The Wallis files: What the police can and can't find

Neil Wallis Image copyright Other
Image caption Neil Wallis, former deputy editor of the News of the World who gave PR advice to the Met Police

The Metropolitan Police can't find the document setting out the details of the public relations consultancy services it controversially bought from Neil Wallis, former deputy editor of the News of the World.

But it hasn't lost all the files associated with the contract. It does have the restaurant receipt for the meal with Mr Wallis which was claimed on expenses by Dick Fedorcio, the Met's Director of Public Affairs.

This shows that the pair of them consumed veal burgers washed down by a bottle of Chablis at an £80 lunch together at a Westminster restaurant in the run up to Mr Fedorcio agreeing to give the Met's business to Mr Wallis in September 2009.


This contract was one example of the closeness between the Met Police and current and former employees of News International, which greatly concerned the Commons Home Affairs Select Committee at its hearings earlier this month.

Mr Wallis has been arrested and questioned by police investigating phone-hacking at the News of the World.

In its report last week the Home Affairs Committee was highly critical of Mr Fedorcio. It said:

"We are appalled at what we have learnt about the letting of the media support contract to Mr Wallis.

"We are particularly shocked by the approach taken by Mr Fedorcio: he said he could not remember who had suggested seeking a quote from Mr Wallis; he appears to have carried out no due diligence in any generally recognised sense of that term."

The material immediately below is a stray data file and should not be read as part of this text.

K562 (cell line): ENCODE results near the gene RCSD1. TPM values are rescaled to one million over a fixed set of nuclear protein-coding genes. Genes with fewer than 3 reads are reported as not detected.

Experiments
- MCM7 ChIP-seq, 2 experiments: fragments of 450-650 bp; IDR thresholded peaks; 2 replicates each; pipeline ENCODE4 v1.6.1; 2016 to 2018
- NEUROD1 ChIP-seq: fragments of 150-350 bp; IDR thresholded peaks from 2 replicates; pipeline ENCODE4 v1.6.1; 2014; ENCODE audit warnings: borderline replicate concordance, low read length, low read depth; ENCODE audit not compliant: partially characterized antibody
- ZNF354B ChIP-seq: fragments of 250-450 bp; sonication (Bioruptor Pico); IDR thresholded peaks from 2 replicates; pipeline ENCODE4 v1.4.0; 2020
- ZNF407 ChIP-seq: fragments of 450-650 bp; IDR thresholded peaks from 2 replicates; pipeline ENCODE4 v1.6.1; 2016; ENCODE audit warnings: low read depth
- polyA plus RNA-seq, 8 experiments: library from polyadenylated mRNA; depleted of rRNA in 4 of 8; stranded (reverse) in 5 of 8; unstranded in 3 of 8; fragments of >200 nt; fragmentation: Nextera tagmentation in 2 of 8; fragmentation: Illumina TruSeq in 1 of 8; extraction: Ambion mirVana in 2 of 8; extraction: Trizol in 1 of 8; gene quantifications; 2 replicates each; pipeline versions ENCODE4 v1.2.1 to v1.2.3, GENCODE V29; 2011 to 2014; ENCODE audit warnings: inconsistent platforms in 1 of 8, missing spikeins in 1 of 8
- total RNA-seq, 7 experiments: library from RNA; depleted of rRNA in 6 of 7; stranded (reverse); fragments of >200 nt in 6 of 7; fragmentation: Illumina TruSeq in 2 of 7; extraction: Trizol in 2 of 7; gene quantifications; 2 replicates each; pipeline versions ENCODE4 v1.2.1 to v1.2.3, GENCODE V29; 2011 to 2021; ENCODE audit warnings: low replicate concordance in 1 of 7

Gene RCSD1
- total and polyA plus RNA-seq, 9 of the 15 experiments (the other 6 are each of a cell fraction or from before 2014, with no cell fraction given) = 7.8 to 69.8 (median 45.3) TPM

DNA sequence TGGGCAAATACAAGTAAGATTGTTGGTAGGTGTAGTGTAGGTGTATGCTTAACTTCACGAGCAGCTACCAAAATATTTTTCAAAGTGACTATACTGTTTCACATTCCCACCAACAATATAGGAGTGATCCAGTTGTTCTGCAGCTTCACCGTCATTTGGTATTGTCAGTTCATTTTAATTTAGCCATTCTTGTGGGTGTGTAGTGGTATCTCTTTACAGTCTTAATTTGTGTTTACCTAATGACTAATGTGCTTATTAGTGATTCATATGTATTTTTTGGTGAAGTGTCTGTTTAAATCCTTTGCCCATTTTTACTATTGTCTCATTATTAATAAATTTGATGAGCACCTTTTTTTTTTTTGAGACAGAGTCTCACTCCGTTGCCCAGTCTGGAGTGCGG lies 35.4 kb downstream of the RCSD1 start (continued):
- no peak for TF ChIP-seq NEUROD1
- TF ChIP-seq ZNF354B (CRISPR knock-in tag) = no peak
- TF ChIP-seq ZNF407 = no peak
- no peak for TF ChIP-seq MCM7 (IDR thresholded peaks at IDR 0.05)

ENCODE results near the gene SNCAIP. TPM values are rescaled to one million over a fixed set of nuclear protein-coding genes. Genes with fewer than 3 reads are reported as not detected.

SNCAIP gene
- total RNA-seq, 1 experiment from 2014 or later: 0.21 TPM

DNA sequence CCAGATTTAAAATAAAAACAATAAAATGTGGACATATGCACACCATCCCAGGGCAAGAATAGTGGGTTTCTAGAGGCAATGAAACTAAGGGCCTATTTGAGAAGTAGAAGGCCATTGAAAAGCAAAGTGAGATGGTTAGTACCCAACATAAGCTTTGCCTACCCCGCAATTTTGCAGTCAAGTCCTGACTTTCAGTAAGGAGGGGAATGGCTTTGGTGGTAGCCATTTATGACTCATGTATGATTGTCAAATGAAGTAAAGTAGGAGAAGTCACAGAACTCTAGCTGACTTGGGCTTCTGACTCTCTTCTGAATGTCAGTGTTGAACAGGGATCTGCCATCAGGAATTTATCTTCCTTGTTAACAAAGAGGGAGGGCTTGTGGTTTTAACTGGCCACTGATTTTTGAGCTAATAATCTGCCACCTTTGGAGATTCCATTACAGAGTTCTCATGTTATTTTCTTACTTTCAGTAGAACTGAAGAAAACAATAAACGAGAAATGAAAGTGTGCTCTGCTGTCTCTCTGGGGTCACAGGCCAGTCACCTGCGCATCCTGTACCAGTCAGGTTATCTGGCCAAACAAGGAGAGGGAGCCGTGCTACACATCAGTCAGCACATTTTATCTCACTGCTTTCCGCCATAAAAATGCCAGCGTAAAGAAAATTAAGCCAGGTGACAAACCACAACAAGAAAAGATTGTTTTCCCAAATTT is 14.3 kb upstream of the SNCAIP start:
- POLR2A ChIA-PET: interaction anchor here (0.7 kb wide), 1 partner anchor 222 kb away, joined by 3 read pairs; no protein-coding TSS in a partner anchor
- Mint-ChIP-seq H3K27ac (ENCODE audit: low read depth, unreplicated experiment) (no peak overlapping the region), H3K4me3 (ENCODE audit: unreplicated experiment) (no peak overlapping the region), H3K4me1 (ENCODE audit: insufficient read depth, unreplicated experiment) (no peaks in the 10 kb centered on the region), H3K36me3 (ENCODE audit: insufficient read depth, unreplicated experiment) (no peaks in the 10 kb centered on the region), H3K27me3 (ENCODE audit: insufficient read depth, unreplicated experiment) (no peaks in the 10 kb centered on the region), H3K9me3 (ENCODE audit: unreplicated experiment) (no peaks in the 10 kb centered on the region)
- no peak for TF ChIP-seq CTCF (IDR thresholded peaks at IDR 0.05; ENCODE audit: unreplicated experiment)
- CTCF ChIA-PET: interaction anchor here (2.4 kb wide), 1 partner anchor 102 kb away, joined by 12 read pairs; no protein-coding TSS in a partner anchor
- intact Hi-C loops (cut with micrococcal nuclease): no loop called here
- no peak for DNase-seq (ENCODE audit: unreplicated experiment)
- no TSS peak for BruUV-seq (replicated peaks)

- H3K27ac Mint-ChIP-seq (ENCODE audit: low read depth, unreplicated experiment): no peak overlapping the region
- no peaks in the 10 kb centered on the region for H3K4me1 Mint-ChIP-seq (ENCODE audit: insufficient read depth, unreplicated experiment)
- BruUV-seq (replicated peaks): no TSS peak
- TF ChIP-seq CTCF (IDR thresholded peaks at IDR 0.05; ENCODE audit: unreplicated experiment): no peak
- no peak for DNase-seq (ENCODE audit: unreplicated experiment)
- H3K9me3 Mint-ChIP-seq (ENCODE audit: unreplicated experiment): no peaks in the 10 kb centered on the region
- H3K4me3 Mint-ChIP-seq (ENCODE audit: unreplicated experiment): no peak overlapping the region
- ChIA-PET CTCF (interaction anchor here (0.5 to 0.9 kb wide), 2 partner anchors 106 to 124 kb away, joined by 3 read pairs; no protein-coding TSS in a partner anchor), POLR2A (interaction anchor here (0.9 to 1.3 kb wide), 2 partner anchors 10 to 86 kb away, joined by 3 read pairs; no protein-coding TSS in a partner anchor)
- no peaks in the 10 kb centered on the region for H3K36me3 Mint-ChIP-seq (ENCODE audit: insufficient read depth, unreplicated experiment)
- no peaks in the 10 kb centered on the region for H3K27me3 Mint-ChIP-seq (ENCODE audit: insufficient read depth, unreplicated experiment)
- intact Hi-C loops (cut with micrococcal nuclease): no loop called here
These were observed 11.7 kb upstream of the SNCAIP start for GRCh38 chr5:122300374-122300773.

The BBC has also obtained from the Met copies of invoices submitted by Mr Wallis for his public relations advice and a copy of his contract. However this is only the standard part of the contract.

The force has told us that it cannot find the schedules to the contract which set out the services to be provided and the payments to be made.

Public concern

These documents were provided to the BBC not through the Freedom of Information Act, but under a more obscure and rarely used legal right to information which only applies for a short time each year.

Image copyright Reuters
Image caption Dick Fedorcio, giving evidence to the Home Affairs Select Committee

This is laid down in the Audit Commission Act, which gives local electors a temporary right of access to the detailed financial records of English councils and police and fire authorities (including contracts, bills, vouchers and receipts). Similar legislation applies in Scotland, Wales and Northern Ireland.

It applies for a period of a few weeks annually, to facilitate the public raising concerns with auditors. The timing is linked to the auditing schedule for each council or authority. It generally falls between May and August, and we are currently in the middle of the relevant period for the Metropolitan Police.

From the point of view of those seeking information this law has several advantages over the Freedom of Information Act. One is speed. In this case we obtained the records within a few days. An FOI application is likely to take 20 working days or sometimes considerably longer to obtain an answer.

Window of opportunity

Another is that the grounds for exempting material from disclosure are narrower than under freedom of information law.

Personal data about staff can still be restricted, but it is harder for authorities to keep other material secret on the basis that it is confidential or threatens commercial interests than it would be in response to an FOI request.

The rights of access under the audit legislation can only be exercised within the narrow window of opportunity and by those with a local interest.

The best source for background material about this law is the website of the Orchard News Bureau, a news agency run by Richard Orange, who is the leading journalistic authority on this subject. The Daily Telegraph has also published a useful listing of when different councils have their open periods.

The coalition government is now trying to encourage citizens to use this right, as part of its campaign to unleash a force of "armchair auditors".

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